The last known serpent head missing the jaw (Greek, ca. 378 BC, Bronze)

The last known serpent head missing the jaw (Greek, ca. 378 BC, Bronze)

When Constantine the Great declared Christianity to be the state religion of the Empire and moved the capital of the Roman Empire to Constantinople, he ordered that the column be removed from Delphos and relocated in the new capital city. The Serpent Column was placed at the center of the city’s great Hippodrome (chariot-racing track) among other famous statues of gods, kings, and heroes. Eventually the column was converted into a magnificent fountain and the missing gold tripod was replaced with a huge golden bowl. During the misbegotten fourth Crusade, when excommunicated French knights sacked Byzantium as they tried to get to Cairo, the gold bowl was carried off.

An Ottoman Miniature Painting of the Column

An Ottoman Miniature Painting of the Column

Sometime in the seventeenth century the three serpent heads which had topped the column for countless centuries fell off. Some sources contend that they were removed by an extremely drunken Polish ambassador, but more reliable Ottoman sources assert that they simply toppled off the statue. One serpent head still remains in existence in a Turkish museum. The column itself is still where it has been since the time of Constantine the Great, although the Hippodrome is largely gone and has been replaced by a square named Sultanahmet Meydani.

The actual Serpent Column as it stands in Istanbul today (with the obelisk of Thutmose III behind)

The actual Serpent Column as it stands in Istanbul today (with the obelisk of Thutmose III behind)

An Illustrated Haiku from the strange depths of the Internet

An Illustrated Haiku from the strange depths of the Internet

Today (August 8) is International Cat Day, a holiday which honors our beloved feline friends. The domestic cat descended from the African Wild Desert Cat in the depths of prehistory and has been revered (though not universally) ever since. Cats have been portrayed both as gods and as monsters by artists. They represent beauty, grace, friendship, happiness, and love. They represent bad luck, witchcraft, endless hunger, and cruelty. Humans cannot get enough of our bewhiskered predatory friends and their odd dual natures. Additionally, cats dominate the worldwide web–the hive mind conglomerate which has become so central to human activity (and upon which you are presumably reading this post).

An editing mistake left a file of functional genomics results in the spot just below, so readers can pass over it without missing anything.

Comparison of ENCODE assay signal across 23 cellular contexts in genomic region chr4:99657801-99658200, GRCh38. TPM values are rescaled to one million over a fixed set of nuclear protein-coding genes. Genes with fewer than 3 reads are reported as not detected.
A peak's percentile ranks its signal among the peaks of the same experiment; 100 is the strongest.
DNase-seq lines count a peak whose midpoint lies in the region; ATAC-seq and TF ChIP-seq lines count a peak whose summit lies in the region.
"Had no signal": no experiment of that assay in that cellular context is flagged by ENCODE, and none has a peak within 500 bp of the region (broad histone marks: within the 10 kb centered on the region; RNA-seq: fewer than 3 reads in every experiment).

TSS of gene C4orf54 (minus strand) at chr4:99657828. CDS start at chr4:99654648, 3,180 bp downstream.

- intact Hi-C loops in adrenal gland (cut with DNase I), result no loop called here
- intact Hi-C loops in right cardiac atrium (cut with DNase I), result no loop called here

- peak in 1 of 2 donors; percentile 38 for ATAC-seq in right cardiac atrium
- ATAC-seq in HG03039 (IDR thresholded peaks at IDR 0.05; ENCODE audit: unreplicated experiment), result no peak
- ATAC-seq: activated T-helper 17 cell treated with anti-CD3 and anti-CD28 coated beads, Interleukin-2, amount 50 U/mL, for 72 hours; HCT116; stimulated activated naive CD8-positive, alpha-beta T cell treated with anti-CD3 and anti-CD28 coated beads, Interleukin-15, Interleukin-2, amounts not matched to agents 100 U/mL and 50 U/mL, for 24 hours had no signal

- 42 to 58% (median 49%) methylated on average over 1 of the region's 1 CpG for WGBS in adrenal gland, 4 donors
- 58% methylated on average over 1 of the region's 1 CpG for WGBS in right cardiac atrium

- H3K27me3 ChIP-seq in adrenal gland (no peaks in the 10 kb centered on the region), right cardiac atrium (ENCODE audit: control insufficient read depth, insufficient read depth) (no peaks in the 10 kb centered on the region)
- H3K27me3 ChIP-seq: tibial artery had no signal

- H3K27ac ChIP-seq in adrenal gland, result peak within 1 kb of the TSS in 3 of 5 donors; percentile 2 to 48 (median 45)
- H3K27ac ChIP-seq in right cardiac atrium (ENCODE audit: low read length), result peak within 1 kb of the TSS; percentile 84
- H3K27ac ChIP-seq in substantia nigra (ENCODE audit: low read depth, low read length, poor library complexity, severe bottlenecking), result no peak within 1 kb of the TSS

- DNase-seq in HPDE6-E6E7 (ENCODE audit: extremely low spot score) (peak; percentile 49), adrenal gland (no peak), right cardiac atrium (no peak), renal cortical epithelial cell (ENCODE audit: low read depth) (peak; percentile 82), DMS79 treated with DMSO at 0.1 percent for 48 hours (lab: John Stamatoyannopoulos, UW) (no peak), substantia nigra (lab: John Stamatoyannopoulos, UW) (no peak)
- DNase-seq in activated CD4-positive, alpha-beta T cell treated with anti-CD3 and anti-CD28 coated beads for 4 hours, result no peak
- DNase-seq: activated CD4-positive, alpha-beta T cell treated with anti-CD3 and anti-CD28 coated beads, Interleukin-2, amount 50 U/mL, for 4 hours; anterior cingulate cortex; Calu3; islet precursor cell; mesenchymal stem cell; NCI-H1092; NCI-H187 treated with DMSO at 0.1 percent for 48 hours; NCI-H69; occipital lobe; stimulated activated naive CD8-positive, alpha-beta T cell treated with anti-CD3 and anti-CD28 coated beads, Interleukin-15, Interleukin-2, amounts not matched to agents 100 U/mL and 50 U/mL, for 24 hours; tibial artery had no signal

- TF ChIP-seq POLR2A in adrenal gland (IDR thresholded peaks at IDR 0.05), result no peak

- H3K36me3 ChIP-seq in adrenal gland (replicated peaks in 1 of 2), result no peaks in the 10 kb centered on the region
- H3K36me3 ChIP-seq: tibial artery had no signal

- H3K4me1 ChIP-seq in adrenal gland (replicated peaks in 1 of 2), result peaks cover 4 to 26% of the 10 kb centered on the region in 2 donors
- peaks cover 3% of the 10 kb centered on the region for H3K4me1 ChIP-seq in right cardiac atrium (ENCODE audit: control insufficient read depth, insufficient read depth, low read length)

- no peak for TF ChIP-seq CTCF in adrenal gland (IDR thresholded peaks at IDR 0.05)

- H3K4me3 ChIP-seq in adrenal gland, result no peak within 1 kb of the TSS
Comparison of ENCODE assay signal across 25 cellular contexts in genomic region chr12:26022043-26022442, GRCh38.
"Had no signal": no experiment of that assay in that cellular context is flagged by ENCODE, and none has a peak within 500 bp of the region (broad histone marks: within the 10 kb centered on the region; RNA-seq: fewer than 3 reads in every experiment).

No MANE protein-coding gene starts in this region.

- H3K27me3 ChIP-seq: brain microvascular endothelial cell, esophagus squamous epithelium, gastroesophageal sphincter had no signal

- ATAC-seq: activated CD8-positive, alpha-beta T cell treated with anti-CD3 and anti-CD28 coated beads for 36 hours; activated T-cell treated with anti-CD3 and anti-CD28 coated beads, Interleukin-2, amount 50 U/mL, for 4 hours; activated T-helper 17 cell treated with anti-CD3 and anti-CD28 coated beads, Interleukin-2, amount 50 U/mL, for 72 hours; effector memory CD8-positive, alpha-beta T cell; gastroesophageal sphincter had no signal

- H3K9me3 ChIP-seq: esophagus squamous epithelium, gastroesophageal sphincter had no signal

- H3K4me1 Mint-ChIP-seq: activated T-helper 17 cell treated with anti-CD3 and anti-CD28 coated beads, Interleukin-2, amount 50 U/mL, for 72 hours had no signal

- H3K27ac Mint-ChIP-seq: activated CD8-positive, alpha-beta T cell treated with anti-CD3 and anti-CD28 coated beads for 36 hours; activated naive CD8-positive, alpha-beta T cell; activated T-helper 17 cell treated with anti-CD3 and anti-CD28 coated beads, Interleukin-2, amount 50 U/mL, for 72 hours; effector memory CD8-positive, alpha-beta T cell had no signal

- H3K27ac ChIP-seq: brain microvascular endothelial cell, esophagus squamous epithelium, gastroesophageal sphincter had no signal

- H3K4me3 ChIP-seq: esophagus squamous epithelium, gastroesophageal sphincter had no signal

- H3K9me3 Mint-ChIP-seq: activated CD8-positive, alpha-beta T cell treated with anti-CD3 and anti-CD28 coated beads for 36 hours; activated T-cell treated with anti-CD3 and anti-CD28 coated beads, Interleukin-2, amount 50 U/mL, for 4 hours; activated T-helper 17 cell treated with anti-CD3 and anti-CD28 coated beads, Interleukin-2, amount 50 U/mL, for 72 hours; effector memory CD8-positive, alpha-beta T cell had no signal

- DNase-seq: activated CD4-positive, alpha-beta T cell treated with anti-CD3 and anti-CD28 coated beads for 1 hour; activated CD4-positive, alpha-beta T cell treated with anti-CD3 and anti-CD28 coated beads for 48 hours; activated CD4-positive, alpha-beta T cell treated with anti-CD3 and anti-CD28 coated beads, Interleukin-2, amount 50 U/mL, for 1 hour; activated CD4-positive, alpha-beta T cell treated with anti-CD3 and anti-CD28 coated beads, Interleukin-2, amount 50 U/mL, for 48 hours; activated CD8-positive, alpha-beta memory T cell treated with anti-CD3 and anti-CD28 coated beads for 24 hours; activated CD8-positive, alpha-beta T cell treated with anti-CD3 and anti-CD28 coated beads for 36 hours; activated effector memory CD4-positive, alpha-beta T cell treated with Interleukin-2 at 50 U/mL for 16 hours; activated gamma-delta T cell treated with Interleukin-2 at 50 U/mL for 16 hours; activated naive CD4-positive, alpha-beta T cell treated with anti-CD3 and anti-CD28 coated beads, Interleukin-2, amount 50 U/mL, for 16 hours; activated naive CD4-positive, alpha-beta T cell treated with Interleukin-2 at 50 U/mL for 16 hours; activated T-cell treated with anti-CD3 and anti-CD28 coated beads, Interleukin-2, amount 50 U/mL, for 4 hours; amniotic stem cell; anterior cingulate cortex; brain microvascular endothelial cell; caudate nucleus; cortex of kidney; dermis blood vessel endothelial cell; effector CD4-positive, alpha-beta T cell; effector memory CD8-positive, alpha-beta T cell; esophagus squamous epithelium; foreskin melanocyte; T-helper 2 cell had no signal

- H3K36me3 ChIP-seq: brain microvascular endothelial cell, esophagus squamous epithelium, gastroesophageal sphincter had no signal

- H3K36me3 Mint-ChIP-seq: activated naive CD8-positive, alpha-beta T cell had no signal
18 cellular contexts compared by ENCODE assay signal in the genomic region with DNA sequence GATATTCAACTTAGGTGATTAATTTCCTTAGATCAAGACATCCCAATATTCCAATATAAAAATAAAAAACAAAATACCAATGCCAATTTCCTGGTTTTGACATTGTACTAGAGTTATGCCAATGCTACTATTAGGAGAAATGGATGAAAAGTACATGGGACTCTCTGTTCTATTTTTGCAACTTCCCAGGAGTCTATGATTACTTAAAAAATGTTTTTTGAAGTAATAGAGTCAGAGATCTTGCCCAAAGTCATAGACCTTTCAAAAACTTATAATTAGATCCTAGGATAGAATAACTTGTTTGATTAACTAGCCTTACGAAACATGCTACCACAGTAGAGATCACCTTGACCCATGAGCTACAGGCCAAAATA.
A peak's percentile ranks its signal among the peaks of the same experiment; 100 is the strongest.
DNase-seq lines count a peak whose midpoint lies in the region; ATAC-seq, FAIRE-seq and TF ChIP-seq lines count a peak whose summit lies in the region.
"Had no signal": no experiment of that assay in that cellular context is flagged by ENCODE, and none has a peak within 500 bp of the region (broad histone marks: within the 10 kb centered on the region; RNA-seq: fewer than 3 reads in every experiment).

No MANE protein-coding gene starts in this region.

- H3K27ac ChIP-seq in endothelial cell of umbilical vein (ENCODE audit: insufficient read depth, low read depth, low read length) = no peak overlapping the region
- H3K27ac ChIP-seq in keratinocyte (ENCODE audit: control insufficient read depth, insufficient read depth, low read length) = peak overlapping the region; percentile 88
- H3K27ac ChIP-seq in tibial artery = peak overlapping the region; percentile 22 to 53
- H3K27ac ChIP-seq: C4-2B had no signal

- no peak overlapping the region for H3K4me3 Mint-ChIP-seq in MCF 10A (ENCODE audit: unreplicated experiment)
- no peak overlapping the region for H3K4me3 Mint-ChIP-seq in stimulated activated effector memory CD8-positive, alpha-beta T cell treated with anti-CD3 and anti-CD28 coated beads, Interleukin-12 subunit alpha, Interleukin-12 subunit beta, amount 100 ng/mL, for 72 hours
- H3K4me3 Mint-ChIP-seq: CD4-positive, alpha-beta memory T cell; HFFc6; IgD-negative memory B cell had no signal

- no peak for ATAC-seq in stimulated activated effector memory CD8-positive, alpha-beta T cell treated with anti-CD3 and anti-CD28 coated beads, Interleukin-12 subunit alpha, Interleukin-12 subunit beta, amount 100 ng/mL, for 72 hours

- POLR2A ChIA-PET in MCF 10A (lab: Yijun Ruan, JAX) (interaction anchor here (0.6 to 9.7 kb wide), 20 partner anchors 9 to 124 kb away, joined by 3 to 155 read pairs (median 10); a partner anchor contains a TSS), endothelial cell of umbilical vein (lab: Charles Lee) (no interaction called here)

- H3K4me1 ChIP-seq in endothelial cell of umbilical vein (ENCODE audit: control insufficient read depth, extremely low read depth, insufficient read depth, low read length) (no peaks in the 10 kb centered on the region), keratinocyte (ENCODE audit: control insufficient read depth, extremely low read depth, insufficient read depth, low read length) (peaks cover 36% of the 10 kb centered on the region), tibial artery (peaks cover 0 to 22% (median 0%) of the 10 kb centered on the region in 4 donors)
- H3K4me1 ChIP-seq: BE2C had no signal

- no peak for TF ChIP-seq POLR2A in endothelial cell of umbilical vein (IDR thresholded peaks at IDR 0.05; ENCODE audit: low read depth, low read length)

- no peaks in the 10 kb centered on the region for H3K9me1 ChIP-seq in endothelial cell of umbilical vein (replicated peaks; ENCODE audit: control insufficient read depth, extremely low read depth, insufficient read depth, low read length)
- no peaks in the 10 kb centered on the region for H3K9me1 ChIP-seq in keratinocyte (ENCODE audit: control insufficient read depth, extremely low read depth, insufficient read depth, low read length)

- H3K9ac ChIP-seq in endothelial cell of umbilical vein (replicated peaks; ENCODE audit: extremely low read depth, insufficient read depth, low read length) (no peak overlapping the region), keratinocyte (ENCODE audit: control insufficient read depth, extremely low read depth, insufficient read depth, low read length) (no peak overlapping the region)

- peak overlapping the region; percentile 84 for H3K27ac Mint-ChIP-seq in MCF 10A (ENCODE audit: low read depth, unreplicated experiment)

Old Fashioned Catfish Charm from eBay

Old Fashioned Catfish Charm from eBay

I am personally celebrating International Cat Day with a rabbit fur mouse for Sepia Cat–my beloved middle aged tabby who sleeps purring on my legs (when she is not committing war crimes against mice). To celebrate on this blog, however, I am giving you a whimsical gallery of cat/fish hybrids which artists draw as puns to represent the siluridae. When I was a child I loved these kinds of endearing mixed animal cartoons (and they deeply influenced the Zoomorphs—a line of mix-and-match animal toys I designed). I hope you enjoy the chimerical fun—but more than that, I hope you are especially nice to your catfriends on this, their special day!

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Cartoon Catfish by Steven Wallet

Cartoon Catfish by Steven Wallet

Stock Illustration by RobinOlimb

Stock Illustration by RobinOlimb

 

Tabby Sabertooth Catfish by Kennon9 (Deviantart)

Tabby Sabertooth Catfish by Kennon9 (Deviantart)

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Felix the Catfish

Felix the Catfish

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A Catfish Aisha from Neopets

A Catfish Aisha from Neopets